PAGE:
“Why don’t you swing by my place before you go? My roommate is moving back to Rhode Island and we’re having a little going away thing.” The orders are complete and he slides the scalding paper cups towards me.

“On the house.” Wink.

“Yeah, sure. That sounds great!” Tone it down, Liv. “Just text me the address.”

“Will do,” he smiles and diverts his attention to the suit behind me.

Fingertips burning, I navigate over cords and past awkward interviews to the lone table where my sister sits by the window. The afternoon sun picks up the auburn hues on her head, only visible in the natural light, and the short strands of hair stand at attention, broken from too many passes of the blow dryer and tight buns. I don’t know why she hates her dark ringlets. They’re the only beautiful thing our mother gave us. When I sit down she looks at me and the beverage in front of her with bewilderment, but shrugs it off in an instant.

“Why didn’t you come over and say hi?”

“I didn’t want to ruin the moment,” she smirks. “He’s really fucking hot. Nice job, sis.”

I hate it when she uses profanity.

“He invited us to his place for a party.”

Her eyes grow wide and the cinnamon flecks in her velvety irises come to life in the sunlight.

“Oh my god! Holy shit. Wait, are you going? Are we going?” I don’t want to disappoint her. I love seeing her so warm and animated. We only get to see these pure moments when she dances on stage. When her lithe body and the music harmonize and your soul becomes entranced by the stories they tell. No one breathes when she is up there; terrified that one breath too heavy will propel the twirling girl upward and away forever.

But we don’t see her dance anymore.

It’s reserved for her and the strangers in the audience. After the divorce she needed to distance herself, from all of us.

“I think you should let Dad know first,” I say. “Plus, I have the car. And I don’t feel like driving around all day.”

“I already told Daddy I was staying with you,” she says. “You have a good spot up here anyway. Let’s just hop on the train and pick it up later. Pleeeease.”

This isn’t a good idea.

A text vibrates the phone in the worn red purse on my lap.

 68 Water Street. Ring 35. Apt 24L

Another buzz.

 Ty will be there. He’s cool. Be there in prob 2 hrs

Seven seconds pass and there is a final buzz.

Hope you come cutie 😉

My sister has already plucked the phone from my trembling hands and waits a few seconds before responding.

 😉

“Guess we’re going after all,” her grin is devilish and I am nauseated.

We leave the coffee shop and her untouched drink.

Black spots are already dotting my vision as we descend into the foul underground sauna.

Immediately, foreign bodies are bumping against me and I feel the cotton and polyester, the rayon and sometimes silk. We walk down to the middle of the platform against the echoing blasts of train horns and the stench of soiled sleepers. My sister doesn’t speak to me. One earbud is lodged in the side of her head, but there isn’t any sound dripping out and into the heaviness of the station. She’s quietly preparing herself for my inevitable breakdown and casually tapping her foot to a beat that doesn’t exist. I see the light of the train creeping towards us in the distance. It’s brighter than the other beams that illuminate other rusty subway lines. It belongs to one of the newer models; the ones that speak to you and tell you things you should already know.

The steel doors hesitate to open for me, but once they do, even hotter air presses against my damp skin. My sister pulls me into the car.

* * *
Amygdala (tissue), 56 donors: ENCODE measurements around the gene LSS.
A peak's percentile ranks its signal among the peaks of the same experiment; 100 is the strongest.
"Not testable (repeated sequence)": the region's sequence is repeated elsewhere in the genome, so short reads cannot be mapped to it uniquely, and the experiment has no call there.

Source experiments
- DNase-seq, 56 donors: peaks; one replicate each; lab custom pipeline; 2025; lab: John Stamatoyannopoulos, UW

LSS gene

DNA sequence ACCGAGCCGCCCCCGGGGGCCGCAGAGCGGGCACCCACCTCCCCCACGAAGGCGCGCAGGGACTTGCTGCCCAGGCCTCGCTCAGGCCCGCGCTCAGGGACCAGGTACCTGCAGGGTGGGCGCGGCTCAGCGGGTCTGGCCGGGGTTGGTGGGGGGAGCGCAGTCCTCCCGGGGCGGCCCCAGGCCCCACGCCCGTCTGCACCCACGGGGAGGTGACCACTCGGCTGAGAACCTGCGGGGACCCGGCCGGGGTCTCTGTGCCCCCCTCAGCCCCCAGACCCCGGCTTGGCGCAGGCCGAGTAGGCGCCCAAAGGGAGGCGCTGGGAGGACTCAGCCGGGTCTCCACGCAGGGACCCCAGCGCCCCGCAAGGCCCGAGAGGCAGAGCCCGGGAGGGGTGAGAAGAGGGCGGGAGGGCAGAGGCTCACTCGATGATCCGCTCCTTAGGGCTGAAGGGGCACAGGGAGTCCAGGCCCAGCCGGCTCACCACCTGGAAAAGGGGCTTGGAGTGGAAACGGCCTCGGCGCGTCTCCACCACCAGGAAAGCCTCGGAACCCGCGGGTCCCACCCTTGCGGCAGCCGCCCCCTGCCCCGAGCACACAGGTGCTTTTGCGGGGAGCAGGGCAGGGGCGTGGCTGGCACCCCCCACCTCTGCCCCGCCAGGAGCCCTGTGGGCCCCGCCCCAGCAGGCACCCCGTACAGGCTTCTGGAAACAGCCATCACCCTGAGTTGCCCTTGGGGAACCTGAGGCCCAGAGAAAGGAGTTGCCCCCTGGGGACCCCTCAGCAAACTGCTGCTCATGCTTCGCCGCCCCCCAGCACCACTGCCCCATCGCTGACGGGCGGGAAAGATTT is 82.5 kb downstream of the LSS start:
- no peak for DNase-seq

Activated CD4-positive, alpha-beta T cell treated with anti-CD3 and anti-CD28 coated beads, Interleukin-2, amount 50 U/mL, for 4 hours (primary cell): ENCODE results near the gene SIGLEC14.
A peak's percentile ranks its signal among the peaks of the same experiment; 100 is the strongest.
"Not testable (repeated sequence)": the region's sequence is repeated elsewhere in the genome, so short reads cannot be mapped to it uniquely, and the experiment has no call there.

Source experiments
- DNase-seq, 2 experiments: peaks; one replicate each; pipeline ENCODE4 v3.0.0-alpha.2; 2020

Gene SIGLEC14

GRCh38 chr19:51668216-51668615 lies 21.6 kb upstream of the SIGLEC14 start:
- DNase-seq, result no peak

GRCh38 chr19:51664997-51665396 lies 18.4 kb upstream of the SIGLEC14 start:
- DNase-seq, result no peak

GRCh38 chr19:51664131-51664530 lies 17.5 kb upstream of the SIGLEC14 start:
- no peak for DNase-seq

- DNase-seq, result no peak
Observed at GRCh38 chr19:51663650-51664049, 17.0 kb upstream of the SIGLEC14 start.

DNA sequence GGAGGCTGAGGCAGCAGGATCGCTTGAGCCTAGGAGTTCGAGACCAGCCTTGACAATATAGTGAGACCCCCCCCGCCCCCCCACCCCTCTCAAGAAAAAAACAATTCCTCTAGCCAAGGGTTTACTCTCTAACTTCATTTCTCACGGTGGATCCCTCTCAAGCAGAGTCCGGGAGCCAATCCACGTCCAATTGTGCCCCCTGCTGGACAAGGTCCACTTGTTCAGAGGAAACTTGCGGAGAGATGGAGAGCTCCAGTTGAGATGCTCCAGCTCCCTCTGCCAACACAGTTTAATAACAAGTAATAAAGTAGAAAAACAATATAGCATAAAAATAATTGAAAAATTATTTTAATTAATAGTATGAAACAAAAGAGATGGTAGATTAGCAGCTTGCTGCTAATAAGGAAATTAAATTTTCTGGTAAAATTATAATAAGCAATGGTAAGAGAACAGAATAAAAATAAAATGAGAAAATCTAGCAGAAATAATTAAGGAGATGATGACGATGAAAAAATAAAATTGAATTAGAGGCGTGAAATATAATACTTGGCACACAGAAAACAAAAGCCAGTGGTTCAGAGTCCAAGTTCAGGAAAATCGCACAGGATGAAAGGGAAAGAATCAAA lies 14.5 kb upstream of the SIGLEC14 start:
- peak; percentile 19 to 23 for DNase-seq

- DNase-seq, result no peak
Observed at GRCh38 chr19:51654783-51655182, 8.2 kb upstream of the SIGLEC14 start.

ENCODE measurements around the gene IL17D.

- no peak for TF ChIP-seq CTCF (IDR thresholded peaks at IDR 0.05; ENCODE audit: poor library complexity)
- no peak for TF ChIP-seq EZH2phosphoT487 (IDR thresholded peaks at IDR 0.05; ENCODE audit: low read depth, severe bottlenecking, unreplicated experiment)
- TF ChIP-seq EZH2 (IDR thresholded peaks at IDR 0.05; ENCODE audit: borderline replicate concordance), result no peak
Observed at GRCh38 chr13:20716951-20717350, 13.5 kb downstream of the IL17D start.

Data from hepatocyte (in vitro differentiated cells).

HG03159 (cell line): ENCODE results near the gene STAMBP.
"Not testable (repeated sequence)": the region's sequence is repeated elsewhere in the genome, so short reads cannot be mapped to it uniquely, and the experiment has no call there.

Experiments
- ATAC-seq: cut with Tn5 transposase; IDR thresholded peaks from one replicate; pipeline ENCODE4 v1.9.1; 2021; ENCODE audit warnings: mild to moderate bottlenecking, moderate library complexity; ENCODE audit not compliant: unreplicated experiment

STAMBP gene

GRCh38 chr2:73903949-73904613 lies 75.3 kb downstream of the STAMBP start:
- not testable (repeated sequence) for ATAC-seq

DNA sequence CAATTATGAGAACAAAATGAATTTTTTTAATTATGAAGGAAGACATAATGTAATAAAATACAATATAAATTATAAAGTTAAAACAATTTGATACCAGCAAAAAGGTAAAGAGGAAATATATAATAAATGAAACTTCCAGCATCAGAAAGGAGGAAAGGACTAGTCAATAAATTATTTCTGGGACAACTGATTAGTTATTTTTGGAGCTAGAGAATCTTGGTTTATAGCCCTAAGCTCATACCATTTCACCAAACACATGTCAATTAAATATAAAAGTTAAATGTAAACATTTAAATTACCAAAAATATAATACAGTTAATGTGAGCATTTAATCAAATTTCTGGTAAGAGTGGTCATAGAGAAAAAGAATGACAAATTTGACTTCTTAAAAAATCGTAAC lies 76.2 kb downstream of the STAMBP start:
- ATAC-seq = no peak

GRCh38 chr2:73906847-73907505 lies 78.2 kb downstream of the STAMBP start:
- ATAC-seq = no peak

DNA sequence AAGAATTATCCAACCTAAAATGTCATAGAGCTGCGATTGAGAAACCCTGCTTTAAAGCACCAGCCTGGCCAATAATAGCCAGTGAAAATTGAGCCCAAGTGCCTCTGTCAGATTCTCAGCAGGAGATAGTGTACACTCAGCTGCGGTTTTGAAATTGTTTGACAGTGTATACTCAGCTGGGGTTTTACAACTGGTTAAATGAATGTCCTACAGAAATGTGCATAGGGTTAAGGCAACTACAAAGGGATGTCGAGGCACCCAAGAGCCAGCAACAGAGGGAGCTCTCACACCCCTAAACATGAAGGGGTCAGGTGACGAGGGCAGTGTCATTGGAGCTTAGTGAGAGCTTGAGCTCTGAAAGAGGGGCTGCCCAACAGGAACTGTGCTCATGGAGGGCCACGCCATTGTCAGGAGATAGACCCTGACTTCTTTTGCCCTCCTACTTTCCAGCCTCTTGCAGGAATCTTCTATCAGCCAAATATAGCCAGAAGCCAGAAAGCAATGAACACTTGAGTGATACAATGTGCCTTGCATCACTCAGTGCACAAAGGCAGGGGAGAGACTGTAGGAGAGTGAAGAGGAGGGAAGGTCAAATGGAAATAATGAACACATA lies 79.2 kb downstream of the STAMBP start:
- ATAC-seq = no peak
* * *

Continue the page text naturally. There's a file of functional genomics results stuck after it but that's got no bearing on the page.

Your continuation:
I don’t make eye contact when I’m on the train. I just stare at the repetitive advertisements underneath the smudged plastic cases. Even when they’re not in English. Unless it’s Dr. Zizmor. He’s a creep.

The ride is longer than I expected, but my kid sister holds my hand as we rock back and forth on the warm blue seats. Her hands are cold and a relief from the stagnant bubble of people’s breaths. I try to distract myself as the little orange bulbs on the electronic subway map tick off above our heads. I think about when I first held her hand, before her fingers grew so long and before she painted them every color of the rainbow. I think about the first day we met, when our mother placed her on the floral love seat in our living room. I pulled back the tiny pink cap on her head and gazed at the glossy black hair beneath it and smelled how fresh and sweet it was. I was seven and she was new.

The train halts at Fulton Street and I don’t want to go. We exit briskly, two steps at a time, and I don’t even care that people can look up my dress. Up above there is still daylight and we are safe. I hate coming down to the financial district. The buildings make be feel like I’m too small, almost small enough to slip down into the subway grates. We search for Sixty-Eight down the seedy alleyways and I have my army knife at the ready in my palm. When we finally reach the heavy black door, I press thirty-five and wait forever to hear the crackled buzz over the intercom. My chest is still tight on the way up and I think about how I am sacrificing my sanity for my baby sister. She’s jittery, alive, and ready to capture the attention of Brandon’s friends with her genuine laugh and twinkling eyes.

I push the black doorbell.

“Hey…” Ty, The Roommate, beer in hand, gives me a questioning look, but doesn’t hesitate in letting us in.

There are only a handful of people strewn about the small living room dense with weed smoke, just enough people to quicken the blood rush to my head.

“I gotta pee. I’ll be right back.” My sister darts into the open bathroom to my right.

“Hey! I feel like I know you from somewhere.” A young voice reaches me over the sharp music radiating from the speaker system.

“No, I don’t think so,” I say to the girl swaying in front of me.